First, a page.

DOE reviewed this regulatory action under title II of the Unfunded Mandates Reform Act of 1995 (Pub. L. 104-4) (UMRA), which requires each Federal agency to assess the effects of Federal regulatory actions on State, local and Tribal governments and the private sector. For a proposed regulatory action likely to result in a rule that may cause the expenditure by State, local, and Tribal governments, in the aggregate, or by the private sector of $100 million or more in any one year (adjusted for inflation), section 202 of UMRA requires an agency to publish a written statement assessing the costs, benefits, and other effects of the rule on the national economy. (2 U.S.C. 1532(a), (b)) The UMRA also requires a Federal agency to develop an effective process to permit timely input by elected officers of State, local, and Tribal governments on a proposed “significant intergovernmental mandate,” and requires an agency plan for giving notice and opportunity for timely input to potentially affected small governments before establishing any requirements that might significantly or uniquely affect small governments. On March 18, 1997, DOE published a statement of policy on its process for intergovernmental consultation under UMRA (62 FR 12820) (also available at http://www.gc.doe.gov). Although today's supplemental notice does not contain a Federal intergovernmental mandate, it may impose expenditures of $100 million or more on the private sector, although DOE believes such expenditures are likely to be less than $50 million.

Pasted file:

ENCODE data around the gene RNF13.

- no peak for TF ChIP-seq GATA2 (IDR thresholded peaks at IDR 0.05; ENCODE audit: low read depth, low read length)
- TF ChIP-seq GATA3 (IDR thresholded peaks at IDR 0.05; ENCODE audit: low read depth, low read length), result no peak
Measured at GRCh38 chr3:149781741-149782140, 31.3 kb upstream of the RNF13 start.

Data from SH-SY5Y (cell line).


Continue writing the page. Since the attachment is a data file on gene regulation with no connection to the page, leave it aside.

Section 202 of UMRA authorizes an agency to respond to the content requirements of UMRA in any other statement or analysis that accompanies the supplemental notice. 2 U.S.C. 1532(c). The content requirements of section 202(b) of UMRA relevant to a private sector mandate substantially overlap the economic analysis requirements that apply under section 325(o) of EPCA and Executive Order 12866. The Supplementary Information section of this supplemental notice and the “Regulatory Impact Analysis” section of the SNOPR TSD respond to those requirements.